A Ready Made Roster
UC San Diego will enter Division I competition armed with a collection of talented players this season. While a fifth consecutive tournament appearance may be a tall task this season, the team still has plenty of firepower. Headlining this group is point guard Tyrell Roberts who will begin his junior season as a multifaceted scorer sure to give opposing scouts headaches. The 5’11” Sacramento native can fill up the stat sheet, pouring in 45 points to begin last season before finishing the year with a team-high 19.2 PPG. The Tritons were 6th in Division II in three-point attempts and this offense will likely feature Roberts getting his share of long-range shots. Roberts won’t be alone in carrying the load in the program’s inaugural D1 foray. Senior and local product Marek Sullivan gives the Tritons size at 6’6” and rebounding prowess (5.9 RPG) the team will desperately need in the Big West. Worth noting is the ascension of senior Mikey Howell, who at 6’3”, will contribute at all levels for Olen and co.
Recruiting will be vital for Olen and his staff however the move to Division I has already netted his team plenty of talent both locally and from abroad. “We haven’t changed our approach to recruiting. Identifying and recruiting the best players we can that are prepared to thrive in our academic and athletic environment will always be our goal,” Olen said. “The biggest difference is the transition to the Big West has widened our range and increased the pool of student-athletes we are able to attract.” Olen’s new talent pool couldn’t be wider as entering this season the coaching staff has been able to reel in a trio of interior weapons through the transfer market, adding 6’8” Australian Matt Gray (via Drake University) along with 6’5” Jake Killingworth of San Carlos, CA. (via Columbia University) and another international product in 6’8” Swiss big man Toni Rocak (via Regis College).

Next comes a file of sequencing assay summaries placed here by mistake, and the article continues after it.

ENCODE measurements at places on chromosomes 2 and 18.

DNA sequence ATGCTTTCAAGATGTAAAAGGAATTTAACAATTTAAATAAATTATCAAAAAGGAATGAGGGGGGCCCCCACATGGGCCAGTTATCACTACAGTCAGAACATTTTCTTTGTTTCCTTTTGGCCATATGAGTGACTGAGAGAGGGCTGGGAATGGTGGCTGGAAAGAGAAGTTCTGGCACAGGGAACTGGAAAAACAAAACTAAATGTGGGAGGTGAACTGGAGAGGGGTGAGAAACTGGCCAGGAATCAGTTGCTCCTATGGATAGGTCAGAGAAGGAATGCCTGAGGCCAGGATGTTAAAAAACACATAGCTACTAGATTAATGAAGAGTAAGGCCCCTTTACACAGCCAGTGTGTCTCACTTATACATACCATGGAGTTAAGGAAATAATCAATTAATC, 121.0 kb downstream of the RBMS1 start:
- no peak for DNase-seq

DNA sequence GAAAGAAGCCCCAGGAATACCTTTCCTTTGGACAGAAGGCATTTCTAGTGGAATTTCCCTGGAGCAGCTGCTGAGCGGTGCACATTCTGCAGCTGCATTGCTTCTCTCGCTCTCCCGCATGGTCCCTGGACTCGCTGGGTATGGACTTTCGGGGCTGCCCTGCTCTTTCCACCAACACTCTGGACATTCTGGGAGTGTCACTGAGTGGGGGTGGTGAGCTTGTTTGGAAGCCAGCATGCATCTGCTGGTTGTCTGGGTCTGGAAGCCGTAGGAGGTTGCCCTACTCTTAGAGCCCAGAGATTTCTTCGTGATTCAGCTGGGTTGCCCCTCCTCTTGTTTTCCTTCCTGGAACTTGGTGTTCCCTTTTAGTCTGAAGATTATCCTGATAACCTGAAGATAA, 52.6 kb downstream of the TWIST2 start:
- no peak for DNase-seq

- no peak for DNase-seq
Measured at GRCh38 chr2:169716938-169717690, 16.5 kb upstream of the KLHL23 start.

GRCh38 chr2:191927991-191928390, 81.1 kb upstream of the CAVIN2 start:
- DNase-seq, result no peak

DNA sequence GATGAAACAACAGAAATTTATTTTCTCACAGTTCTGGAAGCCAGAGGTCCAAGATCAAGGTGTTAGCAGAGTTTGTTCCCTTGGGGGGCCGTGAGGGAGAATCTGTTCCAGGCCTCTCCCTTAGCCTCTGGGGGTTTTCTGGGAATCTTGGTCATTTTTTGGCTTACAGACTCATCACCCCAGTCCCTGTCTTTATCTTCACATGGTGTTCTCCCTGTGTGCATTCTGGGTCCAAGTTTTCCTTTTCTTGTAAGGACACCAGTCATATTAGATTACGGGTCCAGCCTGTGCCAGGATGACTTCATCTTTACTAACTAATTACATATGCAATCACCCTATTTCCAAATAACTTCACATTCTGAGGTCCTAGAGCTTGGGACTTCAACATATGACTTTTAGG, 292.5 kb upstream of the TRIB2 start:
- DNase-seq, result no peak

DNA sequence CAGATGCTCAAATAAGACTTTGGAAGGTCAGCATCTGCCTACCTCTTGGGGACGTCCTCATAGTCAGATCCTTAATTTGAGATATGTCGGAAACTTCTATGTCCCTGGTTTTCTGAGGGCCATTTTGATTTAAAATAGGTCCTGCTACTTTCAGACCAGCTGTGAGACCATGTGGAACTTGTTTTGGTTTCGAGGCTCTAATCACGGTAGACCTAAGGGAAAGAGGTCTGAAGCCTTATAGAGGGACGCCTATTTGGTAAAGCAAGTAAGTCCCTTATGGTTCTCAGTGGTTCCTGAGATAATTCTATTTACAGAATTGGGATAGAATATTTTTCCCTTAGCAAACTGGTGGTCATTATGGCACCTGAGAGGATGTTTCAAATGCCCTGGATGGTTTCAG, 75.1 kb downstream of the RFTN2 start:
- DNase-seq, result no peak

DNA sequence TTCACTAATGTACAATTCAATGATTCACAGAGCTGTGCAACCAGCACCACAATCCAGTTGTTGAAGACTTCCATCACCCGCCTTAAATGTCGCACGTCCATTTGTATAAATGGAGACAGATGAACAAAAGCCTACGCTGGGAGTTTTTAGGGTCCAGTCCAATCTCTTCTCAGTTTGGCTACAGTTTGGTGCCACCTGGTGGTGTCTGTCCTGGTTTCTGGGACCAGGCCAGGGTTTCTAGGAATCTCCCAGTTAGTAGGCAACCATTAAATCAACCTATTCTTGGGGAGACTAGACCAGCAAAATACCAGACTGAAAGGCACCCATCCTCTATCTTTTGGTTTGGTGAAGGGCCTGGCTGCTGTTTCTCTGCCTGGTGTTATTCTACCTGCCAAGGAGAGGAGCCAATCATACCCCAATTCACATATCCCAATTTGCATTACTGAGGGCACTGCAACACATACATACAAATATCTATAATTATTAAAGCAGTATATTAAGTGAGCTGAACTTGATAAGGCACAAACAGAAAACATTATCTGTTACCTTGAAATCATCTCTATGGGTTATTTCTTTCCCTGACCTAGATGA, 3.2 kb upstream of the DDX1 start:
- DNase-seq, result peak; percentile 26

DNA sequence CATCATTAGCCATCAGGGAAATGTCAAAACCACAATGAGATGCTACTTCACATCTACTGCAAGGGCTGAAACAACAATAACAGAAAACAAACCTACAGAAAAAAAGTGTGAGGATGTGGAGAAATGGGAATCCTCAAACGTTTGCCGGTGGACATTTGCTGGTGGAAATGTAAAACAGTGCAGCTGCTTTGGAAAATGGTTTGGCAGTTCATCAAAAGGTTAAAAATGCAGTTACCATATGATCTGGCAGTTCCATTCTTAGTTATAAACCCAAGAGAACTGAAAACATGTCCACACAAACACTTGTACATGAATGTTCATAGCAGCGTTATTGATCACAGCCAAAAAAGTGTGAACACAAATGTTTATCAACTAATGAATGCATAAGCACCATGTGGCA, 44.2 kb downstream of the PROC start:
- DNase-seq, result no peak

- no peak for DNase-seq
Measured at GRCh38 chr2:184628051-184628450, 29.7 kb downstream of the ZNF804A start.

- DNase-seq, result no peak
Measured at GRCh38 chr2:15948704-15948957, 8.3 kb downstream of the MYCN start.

It’s easy to see why Olen is able to entice talent to campus considering the Tritons’ style of play. UC San Diego finished top-10 last year in assists per game, a feature of a program that prides itself on team-centric basketball and perpetual improvement that’s sure to keep the Tritons trending up. “I want everyone in our program to be focused on consistently improving. We always talk about working every day to reach our best basketball. I feel like if we do that then we will live the results.”
Those results, even at college basketball’s most challenging level, will have the Tritons challenging for Big West titles sooner than later.